The likelihood of "professional musicians sitting down to play for the fun of it is uncommon," says violist Rachel Kam, who will join cellist David Premo and violinists Joel Berman and David Brewster in presenting "An Evening of Chamber Music" tonight at the National Institutes of Health.
The program, which consists of three string quartets; the Haydn String Quartet in C Major, Op. 54, No. 2; the Verdi String Quartet in E Minor; and the Mendelssohn String Quartet in E-Flat Major, Op. 12, is "performed rarely because of their difficulty," says Kam.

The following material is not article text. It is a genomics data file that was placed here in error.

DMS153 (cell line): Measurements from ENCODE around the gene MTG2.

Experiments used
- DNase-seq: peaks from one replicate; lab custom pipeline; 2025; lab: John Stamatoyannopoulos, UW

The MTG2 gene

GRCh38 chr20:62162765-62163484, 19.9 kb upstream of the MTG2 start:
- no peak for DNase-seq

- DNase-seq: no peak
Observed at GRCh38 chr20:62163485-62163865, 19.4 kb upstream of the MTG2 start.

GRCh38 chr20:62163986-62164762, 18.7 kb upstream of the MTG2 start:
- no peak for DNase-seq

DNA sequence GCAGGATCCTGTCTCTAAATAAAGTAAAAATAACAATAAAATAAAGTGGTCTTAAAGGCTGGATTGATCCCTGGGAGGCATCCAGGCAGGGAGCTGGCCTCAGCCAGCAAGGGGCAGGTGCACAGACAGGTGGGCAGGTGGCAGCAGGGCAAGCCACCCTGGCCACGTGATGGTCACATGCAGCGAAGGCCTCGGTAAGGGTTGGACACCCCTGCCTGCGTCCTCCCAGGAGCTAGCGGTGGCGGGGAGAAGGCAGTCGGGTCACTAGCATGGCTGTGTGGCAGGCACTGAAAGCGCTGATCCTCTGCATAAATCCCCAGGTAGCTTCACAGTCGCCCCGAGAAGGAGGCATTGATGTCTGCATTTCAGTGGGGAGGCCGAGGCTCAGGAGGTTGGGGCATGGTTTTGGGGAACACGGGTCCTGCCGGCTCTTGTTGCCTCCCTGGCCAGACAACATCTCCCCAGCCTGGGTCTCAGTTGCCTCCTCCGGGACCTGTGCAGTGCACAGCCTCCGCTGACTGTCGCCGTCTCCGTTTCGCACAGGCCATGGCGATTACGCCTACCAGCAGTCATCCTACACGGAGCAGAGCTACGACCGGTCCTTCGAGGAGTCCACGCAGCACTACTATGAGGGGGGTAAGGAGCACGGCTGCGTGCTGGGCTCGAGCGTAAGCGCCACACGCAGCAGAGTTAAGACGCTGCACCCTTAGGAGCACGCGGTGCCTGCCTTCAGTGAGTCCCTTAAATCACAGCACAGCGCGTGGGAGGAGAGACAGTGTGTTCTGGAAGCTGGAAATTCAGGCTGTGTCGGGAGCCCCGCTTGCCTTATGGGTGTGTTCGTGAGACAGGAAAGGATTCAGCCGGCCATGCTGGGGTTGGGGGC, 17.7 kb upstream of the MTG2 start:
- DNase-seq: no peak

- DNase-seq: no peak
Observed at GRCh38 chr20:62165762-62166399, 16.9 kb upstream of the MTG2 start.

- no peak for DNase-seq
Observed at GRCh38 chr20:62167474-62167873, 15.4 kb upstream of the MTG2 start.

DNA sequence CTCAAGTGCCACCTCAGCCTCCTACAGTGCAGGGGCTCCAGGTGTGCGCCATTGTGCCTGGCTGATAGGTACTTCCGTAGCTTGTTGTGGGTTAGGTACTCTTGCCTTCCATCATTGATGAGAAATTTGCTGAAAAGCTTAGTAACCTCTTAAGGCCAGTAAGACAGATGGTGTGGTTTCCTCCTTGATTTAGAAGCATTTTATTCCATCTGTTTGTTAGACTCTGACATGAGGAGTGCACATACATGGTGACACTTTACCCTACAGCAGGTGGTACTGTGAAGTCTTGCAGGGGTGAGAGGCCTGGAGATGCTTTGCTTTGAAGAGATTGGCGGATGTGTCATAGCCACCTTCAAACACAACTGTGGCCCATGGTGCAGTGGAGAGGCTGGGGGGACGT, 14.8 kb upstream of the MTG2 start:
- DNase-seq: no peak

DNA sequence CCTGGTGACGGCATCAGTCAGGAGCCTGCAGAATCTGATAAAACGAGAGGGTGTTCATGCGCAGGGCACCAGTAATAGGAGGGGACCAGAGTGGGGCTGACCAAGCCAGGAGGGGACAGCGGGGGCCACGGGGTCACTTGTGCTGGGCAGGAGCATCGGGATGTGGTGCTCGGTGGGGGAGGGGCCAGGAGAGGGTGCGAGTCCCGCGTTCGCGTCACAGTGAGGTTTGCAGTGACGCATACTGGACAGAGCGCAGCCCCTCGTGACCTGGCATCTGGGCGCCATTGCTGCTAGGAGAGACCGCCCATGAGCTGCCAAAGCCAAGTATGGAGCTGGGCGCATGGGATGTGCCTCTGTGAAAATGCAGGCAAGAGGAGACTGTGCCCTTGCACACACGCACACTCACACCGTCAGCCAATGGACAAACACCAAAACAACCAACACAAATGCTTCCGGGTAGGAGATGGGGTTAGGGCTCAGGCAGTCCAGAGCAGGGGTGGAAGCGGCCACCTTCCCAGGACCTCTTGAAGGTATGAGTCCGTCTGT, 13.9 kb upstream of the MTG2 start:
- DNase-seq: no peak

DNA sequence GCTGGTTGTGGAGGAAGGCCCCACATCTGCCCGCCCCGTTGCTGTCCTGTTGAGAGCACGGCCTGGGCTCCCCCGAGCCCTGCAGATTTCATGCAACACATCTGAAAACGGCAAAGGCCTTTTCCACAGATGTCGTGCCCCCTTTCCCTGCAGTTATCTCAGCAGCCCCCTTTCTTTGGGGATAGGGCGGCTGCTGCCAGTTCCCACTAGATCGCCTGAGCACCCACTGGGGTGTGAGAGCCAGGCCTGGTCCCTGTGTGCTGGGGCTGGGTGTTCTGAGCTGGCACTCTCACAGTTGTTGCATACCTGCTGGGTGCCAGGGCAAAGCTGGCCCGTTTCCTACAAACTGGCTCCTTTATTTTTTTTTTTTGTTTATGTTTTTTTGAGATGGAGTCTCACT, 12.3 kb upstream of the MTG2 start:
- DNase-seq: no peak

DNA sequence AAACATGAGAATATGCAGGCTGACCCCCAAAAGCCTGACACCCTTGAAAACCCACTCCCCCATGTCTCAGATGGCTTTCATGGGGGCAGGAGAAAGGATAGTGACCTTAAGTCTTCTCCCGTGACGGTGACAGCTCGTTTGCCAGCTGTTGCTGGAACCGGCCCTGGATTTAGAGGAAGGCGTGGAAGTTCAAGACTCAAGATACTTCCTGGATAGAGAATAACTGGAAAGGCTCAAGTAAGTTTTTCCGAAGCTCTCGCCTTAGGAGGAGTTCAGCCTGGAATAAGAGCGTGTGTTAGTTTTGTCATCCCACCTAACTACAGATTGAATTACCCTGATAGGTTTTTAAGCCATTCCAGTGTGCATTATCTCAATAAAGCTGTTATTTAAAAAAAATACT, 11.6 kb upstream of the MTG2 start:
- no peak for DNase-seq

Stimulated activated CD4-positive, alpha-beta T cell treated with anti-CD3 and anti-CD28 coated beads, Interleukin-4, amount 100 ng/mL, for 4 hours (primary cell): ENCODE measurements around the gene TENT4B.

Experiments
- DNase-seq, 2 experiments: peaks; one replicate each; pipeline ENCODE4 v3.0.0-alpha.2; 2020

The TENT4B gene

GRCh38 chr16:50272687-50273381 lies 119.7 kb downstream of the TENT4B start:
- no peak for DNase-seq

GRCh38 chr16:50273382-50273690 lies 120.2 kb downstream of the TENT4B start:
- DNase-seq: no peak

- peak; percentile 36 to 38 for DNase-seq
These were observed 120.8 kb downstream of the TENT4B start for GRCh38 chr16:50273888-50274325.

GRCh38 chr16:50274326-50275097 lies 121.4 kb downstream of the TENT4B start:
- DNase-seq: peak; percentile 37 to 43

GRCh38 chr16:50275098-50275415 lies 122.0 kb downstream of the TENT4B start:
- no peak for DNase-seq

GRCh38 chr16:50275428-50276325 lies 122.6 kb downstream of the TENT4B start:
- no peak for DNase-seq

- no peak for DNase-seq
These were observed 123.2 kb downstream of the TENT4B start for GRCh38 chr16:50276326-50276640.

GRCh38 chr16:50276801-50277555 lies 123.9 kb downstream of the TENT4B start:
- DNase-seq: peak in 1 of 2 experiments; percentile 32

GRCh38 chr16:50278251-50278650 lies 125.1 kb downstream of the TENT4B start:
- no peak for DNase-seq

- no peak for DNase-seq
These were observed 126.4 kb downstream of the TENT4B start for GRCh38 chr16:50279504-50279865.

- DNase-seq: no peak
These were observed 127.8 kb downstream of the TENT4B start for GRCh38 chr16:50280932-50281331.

Playing -- and composing -- a string quartet is difficult, says Berman, because "you can't rely on instrumental colors, voices or picture thoughts as one does with symphony or opera . . . there are just musical ideas rather than pictorial ones." Tonight's particular performance is what Kam calls the epitome of musicianship. "We're sitting down together for the pure love of music . . . there's no competition between us as there sometimes is in professional groups; we're just trying to make the best music possible."
Promoted by the Foundation for Advanced Education in the Sciences at NIH, the performance is free and will begin at 7:30 p.m. at the Clinical Center's Masur Auditorium.